Beijing Water

Beijing’s new water polluter – the suburbs

(July 4, 2013) A new study reveals that sewage treatment facilities in Beijing’s suburbs are operating below standard and are poorly regulated. The absence of tough water protection laws and enforcement is turning Beijing’s townships into regional sources of pollution in a city already overburdened by threats to water safety.

A new study by the Canadian environmental watchdog, Probe International, and a team of Beijing-based environmental researchers has found that poor municipal wastewater treatment facilities and increases in small town sewage discharge, often untreated, has led to increasing surface water pollution that is taking a serious toll on the environmental health of China’s capital city, where safe drinking water is a constant concern.

According to the study, because small towns and rural areas suffer from slower economic growth, lower living standards, poor access to state infrastructure funds, and less skilled civic management, domestic sewage is either poorly treated or randomly discharged without treatment directly into local rivers. This damages the landscape, creates conditions for the breeding of disease-spreading mosquitoes and flies, and pollutes groundwater through infiltration, diminishing the quality of domestic and industrial water. “While the existing sewage collection and centralized treatment systems in the downtown core of Beijing city are relatively advanced, an effective sewage treatment system specifically suited for small suburban towns is urgently needed,” the authors advise.

Sewage treatment rates in suburban Beijing’s small towns varied depending on the area, the study reports, typically running between 10% and 20%, with significant variations between different counties, and even different towns within counties. This uneven performance is caused by a shortage of professional management staff, which handicaps proper operation and maintenance of treatment facilities. Sewage treatment rarely achieves expected water quality levels, system failures are not solved in a timely fashion, and, from time to time, treatment fails altogether.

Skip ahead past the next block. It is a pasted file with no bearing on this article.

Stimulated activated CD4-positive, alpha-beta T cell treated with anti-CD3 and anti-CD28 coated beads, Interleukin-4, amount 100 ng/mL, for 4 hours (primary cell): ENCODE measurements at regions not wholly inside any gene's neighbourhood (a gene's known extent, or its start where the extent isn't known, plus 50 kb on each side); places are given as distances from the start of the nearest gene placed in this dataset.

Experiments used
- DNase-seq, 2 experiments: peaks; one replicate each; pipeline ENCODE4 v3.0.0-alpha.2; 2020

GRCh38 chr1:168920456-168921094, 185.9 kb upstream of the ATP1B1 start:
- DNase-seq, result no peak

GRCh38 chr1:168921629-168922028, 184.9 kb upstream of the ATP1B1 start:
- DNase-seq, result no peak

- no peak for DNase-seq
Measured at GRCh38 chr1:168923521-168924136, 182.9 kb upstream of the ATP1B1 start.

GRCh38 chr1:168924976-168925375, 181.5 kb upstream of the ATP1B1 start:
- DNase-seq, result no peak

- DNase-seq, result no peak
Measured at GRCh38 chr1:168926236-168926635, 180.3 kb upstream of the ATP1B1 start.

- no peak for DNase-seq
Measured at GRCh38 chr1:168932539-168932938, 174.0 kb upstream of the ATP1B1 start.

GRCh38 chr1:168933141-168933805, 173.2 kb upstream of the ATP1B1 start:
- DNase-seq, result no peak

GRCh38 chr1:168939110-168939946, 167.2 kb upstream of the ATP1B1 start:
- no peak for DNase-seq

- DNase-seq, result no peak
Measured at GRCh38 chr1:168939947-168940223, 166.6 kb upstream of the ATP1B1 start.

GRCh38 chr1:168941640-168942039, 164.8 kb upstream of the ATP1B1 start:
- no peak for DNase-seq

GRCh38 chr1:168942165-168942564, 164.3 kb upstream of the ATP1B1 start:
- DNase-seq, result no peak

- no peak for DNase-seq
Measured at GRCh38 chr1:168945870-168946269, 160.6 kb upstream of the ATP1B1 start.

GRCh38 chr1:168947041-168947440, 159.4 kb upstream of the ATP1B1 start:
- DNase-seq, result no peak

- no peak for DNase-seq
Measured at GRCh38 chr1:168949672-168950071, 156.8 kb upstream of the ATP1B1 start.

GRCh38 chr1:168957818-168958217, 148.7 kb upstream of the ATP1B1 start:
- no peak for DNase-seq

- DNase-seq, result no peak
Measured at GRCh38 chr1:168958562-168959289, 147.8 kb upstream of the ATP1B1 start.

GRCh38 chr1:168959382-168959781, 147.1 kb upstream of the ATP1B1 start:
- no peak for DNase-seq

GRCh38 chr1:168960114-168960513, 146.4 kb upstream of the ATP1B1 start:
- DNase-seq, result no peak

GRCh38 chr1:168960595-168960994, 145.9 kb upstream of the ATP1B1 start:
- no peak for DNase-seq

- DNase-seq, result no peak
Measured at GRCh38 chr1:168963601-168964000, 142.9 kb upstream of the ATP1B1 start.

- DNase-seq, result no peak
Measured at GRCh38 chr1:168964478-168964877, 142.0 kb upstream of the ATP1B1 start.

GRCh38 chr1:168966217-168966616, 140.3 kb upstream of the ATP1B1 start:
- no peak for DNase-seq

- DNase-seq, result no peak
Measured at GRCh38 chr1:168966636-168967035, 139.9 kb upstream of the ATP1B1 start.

There are solutions, the authors say. For example, if water treatment was properly priced, water recycling, would become economically attractive. To that end, they explain, sewage discharge rates must be set to recover the full cost of treatment, distribution and use.

The authors also say that independent auditors and regulators must have unlimited access to treatment plant operational performance and the results of their findings must be made transparent to the public. “The performance of the regulators themselves must also be subject to public review and challenge before judicial or quasi-judicial bodies,” they add.

Meanwhile, the authors found private water and wastewater service providers were well positioned to help municipalities, large or small, address the challenges they face, as many of these providers have access to large pools of capital, have decades of experience and have developed extraordinary operating expertise as a result. Private providers should also be subject to competitive contracting, incentive regulation (that promotes efficiency and performance improvements), and performance based-contracts.

Ultimately, the study’s authors conclude, Beijing’s watershed can only be protected if the rule of law and economic incentives make polluters and profligate users pay; if independent water regulators can ensure transparency and accountability, and prevent monopoly abuse in defence of both providers and consumers; and, if water markets allow water rights to be traded to manage competing water uses and reduce pressure on surface and groundwater supplies.

To read the study in full, see here: An Investigative Report on Sewage Treatment in Suburban Beijing Small Towns in Beijing Municipality.

For more information, contact the lead investigator, Hu Kanping at

Publisher, Patricia Adams, Executive Director, Probe International: Office 416 964-9223 (ext 227), EMAIL:

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